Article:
By Rowan Shiell
Representing Great Britain at the London Olympics has allowed Andrew Lawrence, 22, to play against some of the best players in the world, and while the experience was humbling, it taught him some valuable lessons which should help his development as a basketball player.
His most memorable game was against China, which was Great Britain’s only Olympic victory. GB had only been to the Olympics once before and that was the last time they hosted the games in 1948, where they went 0-5 in the preliminary rounds with their worst loss to Brazil by an unbelievable score of 76-11.
Great Britain has come a long way since then, but at their second Olympic Games, they looked set to repeat the previous performance as they lost the first four games in group play. Then in the last game against China, with only national pride on the line, they won by 32 points.
That was Lawrence’s best game, dishing out 6 assists and scoring 6 points in 28 minutes off the bench. The 6’1” point guard was the youngest member of the team and the only non-professional. He feels “privileged and honoured” to be a part of the historic victory.
Hopefully the lessons he learned at the Olympics will help his university team, the College of Charleston Cougars, in the coming season.
Bobby Cremins coached the Cougars during Lawrence’s first three years there. He also coached Lawrence’s father, Renaldo, in the late ‘70’s at Appalachian State.
“It’s a special thing because Bobby is a special person,” the elder Lawrence told ABCNews4, after attending a Cougar game during his son’s sophomore season. “I’ve always regarded him as another father to me. To have my son play for him, I know he’s in good hands and I know Bobby will do the best for him. So, it’s fantastic.”
Renaldo was drafted in the eighth round of the 1979 NBA draft by the San Diego Clippers and spent several years in the British Basketball League. So did his brother, David, who was also coached by Cremins at Appalachian State, and played in the BBL.
Yet despite the family legacy, Andrew did not start playing basketball seriously until he was 15. He was more into football and spent three seasons at Chelsea FC’s Academy.
Sadly Cremins, 65, has now retired after taking a medical leave of absence back in January. Assistant coach, Mark Byington took over the team and the Cougars ended the season with a 19-12 record, but missed out on an NCAA tournament bid when they were knocked out of their conference tournament in the first round.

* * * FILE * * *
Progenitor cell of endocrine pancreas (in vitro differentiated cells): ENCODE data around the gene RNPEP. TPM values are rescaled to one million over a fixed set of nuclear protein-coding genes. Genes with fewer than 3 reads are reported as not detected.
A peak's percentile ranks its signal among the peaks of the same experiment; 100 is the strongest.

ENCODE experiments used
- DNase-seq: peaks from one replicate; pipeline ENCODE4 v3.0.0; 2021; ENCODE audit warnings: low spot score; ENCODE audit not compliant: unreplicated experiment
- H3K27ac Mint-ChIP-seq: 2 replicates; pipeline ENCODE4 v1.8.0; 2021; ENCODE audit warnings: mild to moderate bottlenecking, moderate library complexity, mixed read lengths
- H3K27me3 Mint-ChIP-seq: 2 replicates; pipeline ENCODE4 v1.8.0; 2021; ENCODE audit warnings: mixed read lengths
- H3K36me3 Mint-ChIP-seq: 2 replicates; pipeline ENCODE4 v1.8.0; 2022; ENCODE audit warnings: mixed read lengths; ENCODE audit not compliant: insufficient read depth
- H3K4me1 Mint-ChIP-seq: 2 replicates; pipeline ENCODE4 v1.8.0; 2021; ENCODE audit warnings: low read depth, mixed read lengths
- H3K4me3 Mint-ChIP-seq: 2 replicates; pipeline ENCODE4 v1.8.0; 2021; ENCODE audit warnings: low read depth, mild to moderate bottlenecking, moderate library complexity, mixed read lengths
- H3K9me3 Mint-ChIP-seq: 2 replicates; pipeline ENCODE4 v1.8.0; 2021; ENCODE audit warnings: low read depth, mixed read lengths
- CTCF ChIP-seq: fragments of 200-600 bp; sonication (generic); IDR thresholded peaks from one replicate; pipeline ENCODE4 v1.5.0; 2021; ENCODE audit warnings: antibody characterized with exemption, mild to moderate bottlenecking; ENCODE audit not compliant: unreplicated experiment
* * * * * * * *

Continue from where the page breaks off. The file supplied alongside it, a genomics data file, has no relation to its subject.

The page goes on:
The team might not have done as well as expected but that was the young Lawrence’s best season in college. He was a nominee for the Bob Cousy award, given annually to the best point guard in college, and was the Cougars’ second leading scorer with 13 points a game. Plus he led the team in assists with 5.5 per game and made the All Southern Conference Second Team after leading the conference in steals per game.
His senior season will be under a new coach, Doug Wojcik, who spent the last seven years coaching Tulsa and is famous for having played at Navy with a young Midshipman called David Robinson.
“Coach Wojcik has played college basketball at a very high level which has definitely helped me in the transition of learning all of the new philosophies under the new coaching regime,” said Lawrence. “Not to compare anyone to David Robinson, but fortunately for me, I have a first team all-conference big man in Trent Wiedeman and a returning all-freshman big man in Adjehi Baru, which should give us a strong inside and outside game this season.”
Antwaine Wiggins, last season’s leading scorer, has graduated and the Cougars will be counting on the continued improvement of the younger players including Baru and Wiedeman, the team’s top rebounder, in the coming season. Newcomer, junior college transfer, Anthony Thomas, is expected to help with scoring on the wing.
“Right now, we are looking strong and have very high expectations for ourselves this year,” said the physical education major, who is very proud to be from Woking. “We’ve brought in a lot of really good players and return a lot of the core players from last year, so the upcoming season is looking very promising for us.”
That is a sentiment shared by Coach Wojcik when he recently told ESPN that, “We’ve got high-character kids. They’ve really bought in. The key as a coach is to be consistent with them and communicate with them. People can handle what’s expected of them as long as they know what’s expected of them. Plus, it’s not like things were broken when I got here. I took over a great situation.”
A film documenting Andrew’s summer exploits is expected to be released just before the start of the season.
“The documentary follows me throughout my summer experience, both in Charleston and back home in London,” said Andrew, England’s 2009 U-18 player of the year. “It was a different experience to have the cameras follow me around 24/7 and I hope it gives people good insight on my journey to the Olympics and what it took to get there.”
Image Credits: Paul Zoeller, CofC Athletics Communications
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